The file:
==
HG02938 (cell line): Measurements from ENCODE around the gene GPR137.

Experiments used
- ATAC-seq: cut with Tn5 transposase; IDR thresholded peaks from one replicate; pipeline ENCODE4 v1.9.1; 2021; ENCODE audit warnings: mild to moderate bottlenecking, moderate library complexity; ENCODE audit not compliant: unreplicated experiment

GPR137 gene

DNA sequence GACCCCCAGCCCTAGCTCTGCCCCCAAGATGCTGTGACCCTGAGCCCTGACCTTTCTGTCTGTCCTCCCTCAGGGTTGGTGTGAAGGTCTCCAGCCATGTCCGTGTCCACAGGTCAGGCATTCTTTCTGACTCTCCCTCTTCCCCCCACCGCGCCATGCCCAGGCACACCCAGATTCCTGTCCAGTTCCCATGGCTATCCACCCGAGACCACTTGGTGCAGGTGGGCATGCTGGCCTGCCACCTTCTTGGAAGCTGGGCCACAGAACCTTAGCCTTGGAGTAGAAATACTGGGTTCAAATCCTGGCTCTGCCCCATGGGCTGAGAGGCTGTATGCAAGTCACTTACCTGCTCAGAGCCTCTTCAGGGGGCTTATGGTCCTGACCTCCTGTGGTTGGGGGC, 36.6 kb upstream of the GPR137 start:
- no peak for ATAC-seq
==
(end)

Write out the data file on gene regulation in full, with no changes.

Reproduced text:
HG02938 (cell line): Measurements from ENCODE around the gene GPR137.

Experiments used
- ATAC-seq: cut with Tn5 transposase; IDR thresholded peaks from one replicate; pipeline ENCODE4 v1.9.1; 2021; ENCODE audit warnings: mild to moderate bottlenecking, moderate library complexity; ENCODE audit not compliant: unreplicated experiment

GPR137 gene

DNA sequence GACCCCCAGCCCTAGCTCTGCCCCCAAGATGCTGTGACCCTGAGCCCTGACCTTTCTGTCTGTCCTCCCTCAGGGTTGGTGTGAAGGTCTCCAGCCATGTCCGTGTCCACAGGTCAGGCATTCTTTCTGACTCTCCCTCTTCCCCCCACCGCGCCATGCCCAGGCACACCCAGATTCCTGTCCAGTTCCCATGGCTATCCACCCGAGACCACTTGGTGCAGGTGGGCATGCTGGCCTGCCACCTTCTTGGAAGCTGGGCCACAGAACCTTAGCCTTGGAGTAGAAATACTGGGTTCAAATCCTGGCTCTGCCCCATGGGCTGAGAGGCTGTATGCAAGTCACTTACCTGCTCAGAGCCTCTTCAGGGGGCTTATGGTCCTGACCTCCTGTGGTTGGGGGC, 36.6 kb upstream of the GPR137 start:
- no peak for ATAC-seq